You can read more about her in SUNNYBANK HOME OF LAD and in THE WAY OF A DOG by Albert Payson Terhune, two great books!

Sunnybank Fair Ellen

Now, the first big selling book was Lad, a dog.  Here is a link to a photographic copy you can read online.  To read go here;


I hope this is helpful.  These books are from a different era.  But, I love them immensely.  Perhaps it is because I am a collie lover, perhaps it is because many of the collies he writes about were ancestors of the wild, crazy bunch I live with now.  Whatever it is, I love these books and I hope you may find enjoyment from them also or that perhaps someone you know who loves animals will like them too….

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gray dawn with childHere is one of my favorite collies from Terhune’s Sunnybank Collies.  Gray Dawn was a character who was a happy soul full of life and fun who had a true propensity to turn that fun into trouble in a innocent way.  A big Blue Merle who became a true buddy of Terhune’s.  He especially looked after Terhune after Albert was hit by a car.

Terhune%2018My favorite Gray Dawn stunt of all time is the day when Terhune and his wife were getting ready to go to a wedding.  Terhune was waiting for his wife wearing his Tux standing by the Lake.  Gray Dawn ran up behind him to give him a big hug greeting playfully like he loved to do.  He came from behind Terhune and was so quiet he hit him and knocked him face first into the lake!  Terhune later admitted that as he flew into the water his thoughts consisted of regretting he had saved Gray Dawn when he was a puppy! LOL…..

398059_206208216133805_100002338830497_454087_1749683708_nIn the winter Gray Dawn is in the center of the picture.   Gray Dawn was the son of Bruce who was a gallant collie pal of Terhune’s.  There were two lines at Sunnybank.  Treve’s and Bruce’s.  Born three months after Lad died Gray Dawn lived through the Golden Age and saw all the most famous and well known collies at Sunnybank live and die.  On May 30, 1929 Gray Dawn laid down on the rug to the left of Terhune’s desk and passed into the afterlife and with him passed the golden era of Sunnybank.  A bit of irony is that 9 years to the day of Dawn’s death, his son Sandy laid down in the exact same spot and passed away also…… having collies I can tell you that irony abounds with them as Terhune could tell you.

The only other day to be more ironic for Terhune was the date of June 24th.  On this date in 1922 Treve died, in 1923 Wolf the son of Lad was hit by a train saving a dog on the tracks and died and in 1925 Bobby died of meningitis.  Wow!!!

To the June toll we would humbly add our own Sunnybank descendent who on the 26th died two years ago… Trevor.

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On Sunday the man who was my High School shop class and other such type of classes and the previous owner of my old Allis, my 1944 Allis Chalmers Model B, passed away at 89 years old.  Another link to my past has passed away as well as the father of my childhood friend who was our neighbor and then a few days later his older brother both from Cancer. I watch as many whom I have known are now passing and more links to the past break away.

As we march on through life and many begin to fall it is a bit sad and reminds one of their mortality.  It is part of life, but a part of life most of us like to ignore or try to not pay attention too for it is heartbreaking and sad.  When one is young life seems to be endless and one takes comfort from those around them who have always been there. Death rears its ugly head in our youth and sometimes it is devastating but our own mortality seems to be a very distant future….  But, its not you know.  Its closer than one thinks.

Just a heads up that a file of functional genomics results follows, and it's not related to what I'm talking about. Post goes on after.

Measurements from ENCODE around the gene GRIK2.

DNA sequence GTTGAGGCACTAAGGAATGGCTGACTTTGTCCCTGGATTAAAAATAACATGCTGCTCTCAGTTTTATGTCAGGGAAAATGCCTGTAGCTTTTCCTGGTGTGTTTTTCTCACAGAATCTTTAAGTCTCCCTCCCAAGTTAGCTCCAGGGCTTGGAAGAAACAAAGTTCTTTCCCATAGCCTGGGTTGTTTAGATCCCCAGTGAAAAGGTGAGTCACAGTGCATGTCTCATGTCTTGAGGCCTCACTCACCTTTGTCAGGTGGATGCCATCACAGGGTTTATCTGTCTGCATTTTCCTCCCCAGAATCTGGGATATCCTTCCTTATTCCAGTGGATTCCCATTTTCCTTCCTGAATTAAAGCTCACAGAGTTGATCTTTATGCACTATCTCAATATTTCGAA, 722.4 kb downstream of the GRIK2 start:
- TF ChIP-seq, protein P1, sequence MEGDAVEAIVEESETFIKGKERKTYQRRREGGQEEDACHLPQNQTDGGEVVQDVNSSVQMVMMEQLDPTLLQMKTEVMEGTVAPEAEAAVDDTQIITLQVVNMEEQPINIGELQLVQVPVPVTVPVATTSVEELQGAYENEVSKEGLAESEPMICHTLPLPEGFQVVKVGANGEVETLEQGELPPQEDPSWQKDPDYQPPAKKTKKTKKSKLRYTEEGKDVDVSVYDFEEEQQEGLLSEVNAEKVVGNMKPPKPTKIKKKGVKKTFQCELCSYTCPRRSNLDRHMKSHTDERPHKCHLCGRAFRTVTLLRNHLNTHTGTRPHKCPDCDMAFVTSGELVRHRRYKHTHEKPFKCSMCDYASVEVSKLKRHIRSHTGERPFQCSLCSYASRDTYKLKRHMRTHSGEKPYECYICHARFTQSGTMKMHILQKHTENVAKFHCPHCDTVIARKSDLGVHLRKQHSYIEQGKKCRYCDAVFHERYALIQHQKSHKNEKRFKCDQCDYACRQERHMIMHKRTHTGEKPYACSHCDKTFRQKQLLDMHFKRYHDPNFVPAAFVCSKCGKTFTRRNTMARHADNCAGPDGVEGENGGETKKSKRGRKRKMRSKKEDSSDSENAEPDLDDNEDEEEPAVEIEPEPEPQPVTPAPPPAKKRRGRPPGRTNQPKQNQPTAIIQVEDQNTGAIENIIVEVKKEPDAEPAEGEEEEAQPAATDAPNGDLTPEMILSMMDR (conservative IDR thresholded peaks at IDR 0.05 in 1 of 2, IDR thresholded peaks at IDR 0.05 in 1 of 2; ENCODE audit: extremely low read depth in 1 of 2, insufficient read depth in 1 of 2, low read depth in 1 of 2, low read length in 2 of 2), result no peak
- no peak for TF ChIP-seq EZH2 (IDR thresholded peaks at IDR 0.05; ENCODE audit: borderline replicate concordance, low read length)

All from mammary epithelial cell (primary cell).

No, we are not trying to be downers, just a word of advice. Make the most of your time now.  You don;t know when it will end for you or those you love.  So, hug them now, hold them…. have some fun and tell them you love them. That way the memories if you go are sweet and if they go you have no regrets of we should’ve,   we could’ve… for you did.  I know I still hurt from losing Trevor but there are no regrets… for we gave it all we had….. oh I miss him terrible and always will…. soon it will be the anniversary of his passing and I will once again weep at his grave…. but he knew he was loved and he passed surrounded by those who loved him.  No regrets…..

Make the most of your time…..

dscf9168-Old Allis’s owners have been three. The first was born in the 1890’s and served in WW1, the second served in WWII and both are gone now.  With tractors it is about preserving and passing along to keep a piece of history alive and taking care of something that was the family provider for decades and taking care of something ppl depended upon for a living and taking care of a machine they cared about and were proud of.. its sort of a legacy thing….


-with collies, children and other family members it is about loving, family and taking care to preserve our family for the future and to love and make the most of our time together. It may be a legacy but it is more about love.  Our children carry on without us, God willing…. and hopefully our collie lines continue on, but collies differ in that there is a bit of me that is preserving something that Terhune had at one time and passing their bloodline along into the future.  While children begat grandchildren and we watch our families progress into the future, our collies reach back and forward and we get to see many more generations of them.  But, unlike old Allis and other grand old machines… collies die…. we die, hopefully we make the most of it and pass onto our children and their children our love, family and if we are lucky the legacy of those things that made some important family time such as collies, tractors and other antiques. But, the most important thing is passing onto our children our love….. make the most of it while you can……. I don;t know if this is clear as to what I am trying to say.. I hope so…. collies 7